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FlashPoint – Surprise! You Are (or Are Not) a Professional (and You Are (or Are Not) Covered by the PBGC!

FlashPoint – Surprise! You Are (or Are Not) a Professional (and You Are (or Are Not) Covered by the PBGC!

We worked recently on an interesting matter that has rather far-reaching consequences for some sponsors of defined benefit and cash balance (collectively, DB) plans.

Our client, a financial advisor to some retirement plans and mostly individuals, and a sponsor of a DB plan for employees at his firm, was recently audited by the IRS.  During the audit, the IRS examined the actuarial calculations of required and permitted contributions, and took the position that the contributions made were in excess of the deductible limit.  Why? Because the plan was not covered by the PBGC and deduction rules for PBGC-covered and non-covered plans are different.

For those who don’t know, the PBGC, or Pension Benefit Guaranty Corporation, is a government-owned corporation that insures benefits in DB plans when the plan assets are insufficient to pay them. Sponsors of plans covered by the PBGC are required to pay annual premiums to the PBGC for this coverage. Certain plans are exempt from PBGC coverage. The important issue with our client was the exclusion from coverage of plans sponsored by professional service employers that have 25 or fewer participants.  The IRS averred in our client’s situation that a financial advisor is a professional, so his plan is exempt from PBGC coverage.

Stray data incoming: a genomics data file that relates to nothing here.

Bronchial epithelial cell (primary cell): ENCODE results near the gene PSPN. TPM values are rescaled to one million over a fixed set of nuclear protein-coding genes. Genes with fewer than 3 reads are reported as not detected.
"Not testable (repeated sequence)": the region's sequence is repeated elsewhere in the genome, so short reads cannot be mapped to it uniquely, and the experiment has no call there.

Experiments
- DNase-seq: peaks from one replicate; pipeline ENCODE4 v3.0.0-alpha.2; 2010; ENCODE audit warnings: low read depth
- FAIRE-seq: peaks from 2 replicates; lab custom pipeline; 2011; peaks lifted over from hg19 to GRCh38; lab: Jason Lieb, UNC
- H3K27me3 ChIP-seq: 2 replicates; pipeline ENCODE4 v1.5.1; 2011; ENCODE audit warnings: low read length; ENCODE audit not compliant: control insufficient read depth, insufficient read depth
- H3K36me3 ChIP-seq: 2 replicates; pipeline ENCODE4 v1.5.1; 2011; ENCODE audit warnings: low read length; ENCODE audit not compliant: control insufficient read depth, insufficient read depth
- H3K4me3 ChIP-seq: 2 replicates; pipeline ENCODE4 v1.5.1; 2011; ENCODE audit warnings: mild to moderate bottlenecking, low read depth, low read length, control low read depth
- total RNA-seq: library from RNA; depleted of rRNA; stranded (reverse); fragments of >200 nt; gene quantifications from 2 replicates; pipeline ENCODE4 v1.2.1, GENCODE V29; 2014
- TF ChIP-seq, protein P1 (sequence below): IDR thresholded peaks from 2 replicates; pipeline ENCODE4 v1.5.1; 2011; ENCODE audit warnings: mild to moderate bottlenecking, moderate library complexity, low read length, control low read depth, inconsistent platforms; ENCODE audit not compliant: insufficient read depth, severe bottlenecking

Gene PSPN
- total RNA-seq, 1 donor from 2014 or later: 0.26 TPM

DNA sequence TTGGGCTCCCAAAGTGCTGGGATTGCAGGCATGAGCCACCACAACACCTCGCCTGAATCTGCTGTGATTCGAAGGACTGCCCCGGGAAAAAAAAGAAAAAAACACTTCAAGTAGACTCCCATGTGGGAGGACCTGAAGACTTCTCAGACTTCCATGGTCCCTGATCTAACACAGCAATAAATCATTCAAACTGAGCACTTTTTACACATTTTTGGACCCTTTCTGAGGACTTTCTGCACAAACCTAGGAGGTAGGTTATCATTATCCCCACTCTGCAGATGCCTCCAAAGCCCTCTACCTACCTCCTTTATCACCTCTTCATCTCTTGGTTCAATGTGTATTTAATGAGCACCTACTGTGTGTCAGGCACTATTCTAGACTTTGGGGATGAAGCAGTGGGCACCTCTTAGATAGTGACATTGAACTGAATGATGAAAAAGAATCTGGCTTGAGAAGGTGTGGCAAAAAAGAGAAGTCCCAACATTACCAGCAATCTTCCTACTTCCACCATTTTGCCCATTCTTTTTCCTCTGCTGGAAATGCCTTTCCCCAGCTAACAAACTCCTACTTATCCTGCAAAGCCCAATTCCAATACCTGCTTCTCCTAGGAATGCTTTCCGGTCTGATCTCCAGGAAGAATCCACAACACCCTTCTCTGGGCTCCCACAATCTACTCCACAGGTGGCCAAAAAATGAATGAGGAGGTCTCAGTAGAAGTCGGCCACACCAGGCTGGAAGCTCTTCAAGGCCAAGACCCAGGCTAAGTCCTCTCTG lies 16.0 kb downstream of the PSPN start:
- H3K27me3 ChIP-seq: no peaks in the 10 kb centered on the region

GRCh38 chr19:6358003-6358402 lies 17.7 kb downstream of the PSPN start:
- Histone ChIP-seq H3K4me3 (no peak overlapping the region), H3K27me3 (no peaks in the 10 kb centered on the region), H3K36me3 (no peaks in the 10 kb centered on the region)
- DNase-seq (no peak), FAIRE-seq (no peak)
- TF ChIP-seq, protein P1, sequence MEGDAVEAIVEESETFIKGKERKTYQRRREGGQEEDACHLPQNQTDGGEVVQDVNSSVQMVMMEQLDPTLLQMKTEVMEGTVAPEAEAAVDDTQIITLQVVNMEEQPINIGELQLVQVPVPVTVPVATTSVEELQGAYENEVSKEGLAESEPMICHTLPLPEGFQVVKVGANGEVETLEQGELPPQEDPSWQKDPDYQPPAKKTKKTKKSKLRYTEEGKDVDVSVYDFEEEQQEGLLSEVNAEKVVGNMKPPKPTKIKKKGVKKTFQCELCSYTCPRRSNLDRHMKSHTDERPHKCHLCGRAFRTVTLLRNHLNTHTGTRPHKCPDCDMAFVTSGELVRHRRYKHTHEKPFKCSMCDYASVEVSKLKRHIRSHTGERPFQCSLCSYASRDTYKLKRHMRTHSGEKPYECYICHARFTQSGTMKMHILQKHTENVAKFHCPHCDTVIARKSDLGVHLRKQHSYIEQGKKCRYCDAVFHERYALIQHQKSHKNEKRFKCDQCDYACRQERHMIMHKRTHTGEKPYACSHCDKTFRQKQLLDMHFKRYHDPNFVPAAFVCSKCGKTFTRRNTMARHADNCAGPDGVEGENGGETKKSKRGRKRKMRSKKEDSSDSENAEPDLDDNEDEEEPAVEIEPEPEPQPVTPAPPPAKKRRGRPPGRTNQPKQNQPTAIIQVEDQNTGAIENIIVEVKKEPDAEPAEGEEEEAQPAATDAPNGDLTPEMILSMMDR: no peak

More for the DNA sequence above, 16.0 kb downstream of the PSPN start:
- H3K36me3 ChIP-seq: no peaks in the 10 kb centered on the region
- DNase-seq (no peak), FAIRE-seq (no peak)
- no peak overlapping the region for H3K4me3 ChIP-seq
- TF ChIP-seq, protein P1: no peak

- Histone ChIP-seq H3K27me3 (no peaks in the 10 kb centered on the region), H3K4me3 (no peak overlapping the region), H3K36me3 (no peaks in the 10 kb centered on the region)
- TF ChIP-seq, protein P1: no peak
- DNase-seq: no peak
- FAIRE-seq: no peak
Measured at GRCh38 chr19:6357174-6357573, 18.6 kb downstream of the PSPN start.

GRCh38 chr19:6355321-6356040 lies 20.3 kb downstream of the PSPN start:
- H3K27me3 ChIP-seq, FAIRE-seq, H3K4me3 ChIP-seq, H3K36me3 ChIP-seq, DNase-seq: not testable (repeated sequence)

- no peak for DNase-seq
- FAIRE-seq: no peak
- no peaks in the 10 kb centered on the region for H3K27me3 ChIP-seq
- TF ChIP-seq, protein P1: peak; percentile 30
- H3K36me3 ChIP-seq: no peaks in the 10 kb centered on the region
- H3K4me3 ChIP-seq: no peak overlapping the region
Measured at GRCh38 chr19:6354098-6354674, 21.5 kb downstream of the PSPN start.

Who Is a Professional Service Employer?

Under PBGC rules, a professional service employer is one that is (1) owned or controlled by professional individuals, and (2) the principal business of which is the provision of professional services.

Who are professional individuals?  The law provides that certain types of companies are, per se, professional organizations: physicians, dentists, chiropractors, osteopaths, optometrists, other licensed practitioners of the healing arts, lawyers, public accountants, public engineers, architects, draftsmen, actuaries, psychologists, social or physical scientists, and performing artists.

But, this is not an exclusive list, simply a list of examples.  Other occupations may be professional in nature.  If you are unsure as to whether your company is a professional service organization, the PBGC provides a process by which you can apply for a ruling to determine whether you are.

In truth, very few sponsors apply for these rulings.  There are some published PBGC rulings that help people on the cusp of professional status determine their coverage.  However, there are many categories of people who would not even think that they were professionals for this purpose.  Our informal discussions with others in the industry indicated a consensus opinion that financial advisors or planners are not professionals for PBGC purposes.

So, What Happened to the Financial Advisor?